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Consider the code to search for all files containing the pattern "search string":

bash-3.2$ # The below find works fine..
bash-3.2$ find . -type f -exec grep -il "search string" {} \;
bash-3.2$ # But I am unable to redirect output to a log file..
bash-3.2$ find . -type f -exec grep -il "search string" {} \ > log.txt
find: incomplete statement

From the man pages for Solaris find:

-exec command   True if the executed command returns a  zero
                value  as  exit  status.   The end of command
                must be punctuated by an  escaped  semicolon.
                A  command  argument  {}  is  replaced by the
                current path name.

So it seems an escaped semicolon is compulsory. Is there another way to go about this?

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A quick workaround would be to start script before running the find command. – Hennes May 14 '13 at 10:49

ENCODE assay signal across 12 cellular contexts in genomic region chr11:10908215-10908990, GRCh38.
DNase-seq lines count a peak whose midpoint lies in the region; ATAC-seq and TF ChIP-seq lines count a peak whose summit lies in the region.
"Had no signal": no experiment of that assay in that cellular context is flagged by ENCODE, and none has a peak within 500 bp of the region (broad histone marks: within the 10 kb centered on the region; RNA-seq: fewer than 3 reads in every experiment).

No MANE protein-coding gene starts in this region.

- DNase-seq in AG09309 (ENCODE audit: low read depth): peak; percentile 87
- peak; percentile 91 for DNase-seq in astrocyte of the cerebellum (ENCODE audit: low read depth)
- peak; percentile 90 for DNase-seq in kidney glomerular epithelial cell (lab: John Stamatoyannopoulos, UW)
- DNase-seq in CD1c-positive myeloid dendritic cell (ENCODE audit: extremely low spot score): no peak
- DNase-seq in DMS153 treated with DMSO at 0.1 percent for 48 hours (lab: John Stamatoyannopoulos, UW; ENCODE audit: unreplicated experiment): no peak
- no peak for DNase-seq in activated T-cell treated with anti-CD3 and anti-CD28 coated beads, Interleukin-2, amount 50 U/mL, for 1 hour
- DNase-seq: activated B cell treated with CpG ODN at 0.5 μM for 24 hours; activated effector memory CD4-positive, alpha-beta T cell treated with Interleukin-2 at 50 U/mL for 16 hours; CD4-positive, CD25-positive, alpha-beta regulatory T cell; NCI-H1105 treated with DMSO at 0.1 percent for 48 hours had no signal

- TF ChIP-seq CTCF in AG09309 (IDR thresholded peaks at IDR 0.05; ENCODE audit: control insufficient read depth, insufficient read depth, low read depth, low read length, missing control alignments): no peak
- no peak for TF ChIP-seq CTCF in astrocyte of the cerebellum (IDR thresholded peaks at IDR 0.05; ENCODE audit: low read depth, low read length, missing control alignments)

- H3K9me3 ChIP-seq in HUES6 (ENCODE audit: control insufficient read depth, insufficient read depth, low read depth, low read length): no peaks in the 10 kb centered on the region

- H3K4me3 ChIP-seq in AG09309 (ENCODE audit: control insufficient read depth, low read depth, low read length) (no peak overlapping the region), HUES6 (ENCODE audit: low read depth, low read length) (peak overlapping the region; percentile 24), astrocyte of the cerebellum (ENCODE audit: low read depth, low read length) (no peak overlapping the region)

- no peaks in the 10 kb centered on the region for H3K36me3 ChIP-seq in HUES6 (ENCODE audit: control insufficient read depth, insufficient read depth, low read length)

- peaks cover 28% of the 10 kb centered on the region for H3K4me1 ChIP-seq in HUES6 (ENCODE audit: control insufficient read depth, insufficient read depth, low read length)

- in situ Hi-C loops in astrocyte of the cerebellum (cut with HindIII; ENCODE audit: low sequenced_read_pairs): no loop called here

up vote 2 down vote accepted

You're deleting the \;. Just do this:

find . -type f -exec grep -il "search string" {} \; > log.txt
share|improve this answer
Thanks! I finally understood it.. its escaped and grep -il "search string" {} \; is passed as an argument to the find command, so that's why the above works.. – Kent Pawar May 14 '13 at 11:06
@KentPawar well the -exec option of find will execute everything between -exec and \;. The ; is escaped so it is not interpreted by the shell but passed to find. Mind you, you don't really need the find, just do grep -ril "search string" * > log.txt to search through all files recursively. – terdon May 14 '13 at 11:09
okay. I had to go with find as the default grep on Solaris has no recursive capability. unix.stackexchange.com/questions/26483/… – Kent Pawar May 14 '13 at 11:28
@KentPawar If you have bash4+, you can just use grep **/* "search string" > log.txt with the globstar shell option. – Chris Down May 14 '13 at 11:41
thanks @ChrisDown, currently I am using GNU bash version 3.2.51 – Kent Pawar May 14 '13 at 13:30

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